WASHINGTON, Jan. 25 (UPI) -- There are no comprehensive case files on many of the about 245 terrorism suspects held at Guantanamo Bay, Cuba, sources told The Washington Post.
The newspaper said Sunday the situation could affect President Barack Obama's plan to determine the fates of the detainees. Information on individual prisoners is "scattered throughout the executive branch," an Obama administration official said.
The Post said the executive order Obama signed Thursday requires the detention center to be closed within a year and creates a cabinet-level panel to review each case separately, but the efforts could be hampered by the lack of case files.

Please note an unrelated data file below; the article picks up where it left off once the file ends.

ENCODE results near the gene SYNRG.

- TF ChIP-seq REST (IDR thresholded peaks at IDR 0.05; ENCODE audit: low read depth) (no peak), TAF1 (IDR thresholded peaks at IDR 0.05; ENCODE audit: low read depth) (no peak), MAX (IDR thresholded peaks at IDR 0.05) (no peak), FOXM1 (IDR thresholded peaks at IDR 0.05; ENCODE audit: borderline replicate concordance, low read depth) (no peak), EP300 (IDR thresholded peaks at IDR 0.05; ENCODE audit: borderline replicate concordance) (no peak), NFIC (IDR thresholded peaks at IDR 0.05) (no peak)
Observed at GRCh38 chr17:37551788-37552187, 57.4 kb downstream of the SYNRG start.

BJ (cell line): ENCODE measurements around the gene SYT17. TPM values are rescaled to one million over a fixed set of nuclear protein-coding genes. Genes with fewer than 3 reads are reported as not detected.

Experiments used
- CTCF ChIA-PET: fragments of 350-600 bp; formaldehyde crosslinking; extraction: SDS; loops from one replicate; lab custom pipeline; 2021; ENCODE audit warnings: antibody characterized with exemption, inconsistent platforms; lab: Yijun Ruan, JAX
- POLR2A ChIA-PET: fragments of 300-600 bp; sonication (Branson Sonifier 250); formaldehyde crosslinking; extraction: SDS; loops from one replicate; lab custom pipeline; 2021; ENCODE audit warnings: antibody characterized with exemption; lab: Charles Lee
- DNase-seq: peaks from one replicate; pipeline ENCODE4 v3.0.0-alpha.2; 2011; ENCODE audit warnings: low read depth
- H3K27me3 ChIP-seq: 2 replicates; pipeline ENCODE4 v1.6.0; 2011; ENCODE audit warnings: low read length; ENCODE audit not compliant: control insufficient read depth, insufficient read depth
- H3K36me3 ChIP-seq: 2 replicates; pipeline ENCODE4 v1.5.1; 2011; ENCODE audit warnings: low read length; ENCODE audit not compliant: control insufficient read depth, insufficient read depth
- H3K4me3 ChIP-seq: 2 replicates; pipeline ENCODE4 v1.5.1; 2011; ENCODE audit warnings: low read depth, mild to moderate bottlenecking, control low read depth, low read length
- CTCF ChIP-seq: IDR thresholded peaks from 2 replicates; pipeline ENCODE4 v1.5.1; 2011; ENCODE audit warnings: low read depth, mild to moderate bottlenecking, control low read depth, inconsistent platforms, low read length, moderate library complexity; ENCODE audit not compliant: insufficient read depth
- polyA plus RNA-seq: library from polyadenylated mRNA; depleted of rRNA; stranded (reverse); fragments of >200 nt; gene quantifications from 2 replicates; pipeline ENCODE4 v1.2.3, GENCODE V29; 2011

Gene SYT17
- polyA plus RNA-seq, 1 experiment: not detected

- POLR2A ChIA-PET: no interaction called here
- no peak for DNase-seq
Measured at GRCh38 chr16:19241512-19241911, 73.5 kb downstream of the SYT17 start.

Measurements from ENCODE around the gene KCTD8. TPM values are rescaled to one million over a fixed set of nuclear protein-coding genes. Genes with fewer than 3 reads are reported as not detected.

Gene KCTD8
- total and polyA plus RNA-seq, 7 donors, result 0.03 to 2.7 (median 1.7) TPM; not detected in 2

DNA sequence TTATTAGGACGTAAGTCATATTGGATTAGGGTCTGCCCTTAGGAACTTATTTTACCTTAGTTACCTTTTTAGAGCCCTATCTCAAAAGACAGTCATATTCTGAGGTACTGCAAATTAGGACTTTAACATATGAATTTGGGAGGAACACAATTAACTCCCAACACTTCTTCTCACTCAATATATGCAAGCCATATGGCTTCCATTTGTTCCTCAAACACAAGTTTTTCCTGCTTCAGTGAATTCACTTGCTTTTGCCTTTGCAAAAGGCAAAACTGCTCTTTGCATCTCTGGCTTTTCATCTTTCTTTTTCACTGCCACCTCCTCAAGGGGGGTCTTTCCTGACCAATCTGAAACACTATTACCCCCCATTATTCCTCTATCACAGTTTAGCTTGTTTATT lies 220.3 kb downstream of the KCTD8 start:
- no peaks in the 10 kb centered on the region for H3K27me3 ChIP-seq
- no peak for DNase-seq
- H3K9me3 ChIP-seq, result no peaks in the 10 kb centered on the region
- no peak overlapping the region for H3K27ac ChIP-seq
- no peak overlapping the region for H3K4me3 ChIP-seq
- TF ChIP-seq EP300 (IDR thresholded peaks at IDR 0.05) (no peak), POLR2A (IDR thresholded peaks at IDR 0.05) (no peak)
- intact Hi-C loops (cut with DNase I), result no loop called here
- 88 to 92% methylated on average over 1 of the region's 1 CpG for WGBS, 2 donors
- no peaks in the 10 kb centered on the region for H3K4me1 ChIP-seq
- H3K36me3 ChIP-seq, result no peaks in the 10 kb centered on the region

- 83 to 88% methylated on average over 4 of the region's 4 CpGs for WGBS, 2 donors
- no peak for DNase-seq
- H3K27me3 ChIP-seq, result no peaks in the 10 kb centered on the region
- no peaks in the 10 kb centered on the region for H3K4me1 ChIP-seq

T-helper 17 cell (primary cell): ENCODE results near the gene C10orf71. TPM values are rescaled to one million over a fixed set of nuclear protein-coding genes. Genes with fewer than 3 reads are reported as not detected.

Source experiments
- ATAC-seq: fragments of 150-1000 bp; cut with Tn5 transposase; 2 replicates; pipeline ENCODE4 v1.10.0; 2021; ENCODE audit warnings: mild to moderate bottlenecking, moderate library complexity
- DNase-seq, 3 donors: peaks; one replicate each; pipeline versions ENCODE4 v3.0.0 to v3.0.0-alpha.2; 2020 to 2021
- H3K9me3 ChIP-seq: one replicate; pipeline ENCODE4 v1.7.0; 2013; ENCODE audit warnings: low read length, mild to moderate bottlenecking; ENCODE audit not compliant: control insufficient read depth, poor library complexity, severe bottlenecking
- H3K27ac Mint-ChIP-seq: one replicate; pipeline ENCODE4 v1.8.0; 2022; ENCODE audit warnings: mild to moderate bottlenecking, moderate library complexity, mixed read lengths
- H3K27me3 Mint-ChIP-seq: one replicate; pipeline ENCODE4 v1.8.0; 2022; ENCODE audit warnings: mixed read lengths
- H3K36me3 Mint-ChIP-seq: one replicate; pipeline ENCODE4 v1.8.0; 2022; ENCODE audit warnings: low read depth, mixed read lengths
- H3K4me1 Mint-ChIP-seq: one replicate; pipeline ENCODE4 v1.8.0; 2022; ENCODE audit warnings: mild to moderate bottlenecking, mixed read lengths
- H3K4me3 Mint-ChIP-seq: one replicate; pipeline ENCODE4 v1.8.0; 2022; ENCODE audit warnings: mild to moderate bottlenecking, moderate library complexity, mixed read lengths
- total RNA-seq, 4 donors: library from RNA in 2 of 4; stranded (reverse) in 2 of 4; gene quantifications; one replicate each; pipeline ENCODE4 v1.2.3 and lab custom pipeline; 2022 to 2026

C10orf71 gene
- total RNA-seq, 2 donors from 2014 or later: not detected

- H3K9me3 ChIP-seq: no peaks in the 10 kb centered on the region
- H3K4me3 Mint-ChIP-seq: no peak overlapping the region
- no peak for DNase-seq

Charles "Cully" Stimson, who served as deputy assistant defense secretary for detainee affairs in 2006 and 2007, said he had persistent problems in attempts to assemble information on individual cases.
Pentagon spokesman Geoff Morrell said the Defense Department would cooperate fully in the individual case reviews.
"Fundamentally, we believe that the individual files on each detainee are comprehensive and sufficiently organized," Morrell said. He added that "in many cases, there will be thousands of pages of documents ... which makes a comprehensive assessment a time-consuming endeavor."